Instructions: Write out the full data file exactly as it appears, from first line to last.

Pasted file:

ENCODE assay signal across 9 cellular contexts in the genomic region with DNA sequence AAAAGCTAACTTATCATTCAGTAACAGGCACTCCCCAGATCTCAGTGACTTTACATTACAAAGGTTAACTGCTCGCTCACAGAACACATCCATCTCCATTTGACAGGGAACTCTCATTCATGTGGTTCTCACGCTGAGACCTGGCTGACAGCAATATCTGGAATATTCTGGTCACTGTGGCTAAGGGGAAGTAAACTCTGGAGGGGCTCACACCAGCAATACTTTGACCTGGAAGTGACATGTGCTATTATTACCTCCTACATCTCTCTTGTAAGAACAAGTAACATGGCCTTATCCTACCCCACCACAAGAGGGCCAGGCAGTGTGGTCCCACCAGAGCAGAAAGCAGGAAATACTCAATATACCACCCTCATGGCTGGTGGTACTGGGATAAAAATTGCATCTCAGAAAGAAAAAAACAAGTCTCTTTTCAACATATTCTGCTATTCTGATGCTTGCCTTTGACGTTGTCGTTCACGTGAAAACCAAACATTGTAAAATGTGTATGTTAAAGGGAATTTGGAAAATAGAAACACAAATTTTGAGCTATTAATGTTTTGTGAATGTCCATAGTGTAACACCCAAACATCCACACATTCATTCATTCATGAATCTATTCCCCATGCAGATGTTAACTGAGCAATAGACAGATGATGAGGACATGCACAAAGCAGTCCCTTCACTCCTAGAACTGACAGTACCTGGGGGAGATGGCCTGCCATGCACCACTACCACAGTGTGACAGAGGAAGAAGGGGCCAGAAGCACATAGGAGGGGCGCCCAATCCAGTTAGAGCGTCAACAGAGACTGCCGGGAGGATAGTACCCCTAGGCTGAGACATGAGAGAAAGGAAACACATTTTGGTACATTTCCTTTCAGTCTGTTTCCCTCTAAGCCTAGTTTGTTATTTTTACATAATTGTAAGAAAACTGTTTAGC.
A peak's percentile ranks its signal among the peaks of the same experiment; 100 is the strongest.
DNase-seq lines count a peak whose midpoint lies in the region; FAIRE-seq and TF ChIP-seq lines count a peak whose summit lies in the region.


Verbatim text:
ENCODE assay signal across 9 cellular contexts in the genomic region with DNA sequence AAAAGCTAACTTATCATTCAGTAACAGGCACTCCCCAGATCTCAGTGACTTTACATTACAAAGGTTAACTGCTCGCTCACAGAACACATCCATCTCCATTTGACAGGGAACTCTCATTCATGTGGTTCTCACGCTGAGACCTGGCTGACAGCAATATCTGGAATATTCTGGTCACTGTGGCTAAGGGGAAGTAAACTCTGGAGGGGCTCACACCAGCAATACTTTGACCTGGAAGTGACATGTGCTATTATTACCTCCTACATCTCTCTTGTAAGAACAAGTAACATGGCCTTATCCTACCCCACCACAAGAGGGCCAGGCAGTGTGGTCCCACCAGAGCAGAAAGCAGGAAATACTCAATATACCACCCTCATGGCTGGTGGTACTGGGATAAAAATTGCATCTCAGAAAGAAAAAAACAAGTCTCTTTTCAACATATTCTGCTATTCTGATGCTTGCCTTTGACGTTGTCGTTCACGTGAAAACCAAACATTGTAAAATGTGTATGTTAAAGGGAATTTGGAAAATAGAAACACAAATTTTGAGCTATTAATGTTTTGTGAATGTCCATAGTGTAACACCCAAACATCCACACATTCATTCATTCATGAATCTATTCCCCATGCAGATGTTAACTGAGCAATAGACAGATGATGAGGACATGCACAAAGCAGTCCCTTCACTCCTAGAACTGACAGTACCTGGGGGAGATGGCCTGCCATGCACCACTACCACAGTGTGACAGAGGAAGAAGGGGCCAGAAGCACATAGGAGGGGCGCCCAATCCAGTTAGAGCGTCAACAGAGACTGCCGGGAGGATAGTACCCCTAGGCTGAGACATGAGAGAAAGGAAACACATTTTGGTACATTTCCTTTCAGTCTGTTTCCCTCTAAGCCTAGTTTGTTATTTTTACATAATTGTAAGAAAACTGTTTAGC.
A peak's percentile ranks its signal among the peaks of the same experiment; 100 is the strongest.
DNase-seq lines count a peak whose midpoint lies in the region; FAIRE-seq and TF ChIP-seq lines count a peak whose summit lies in the region.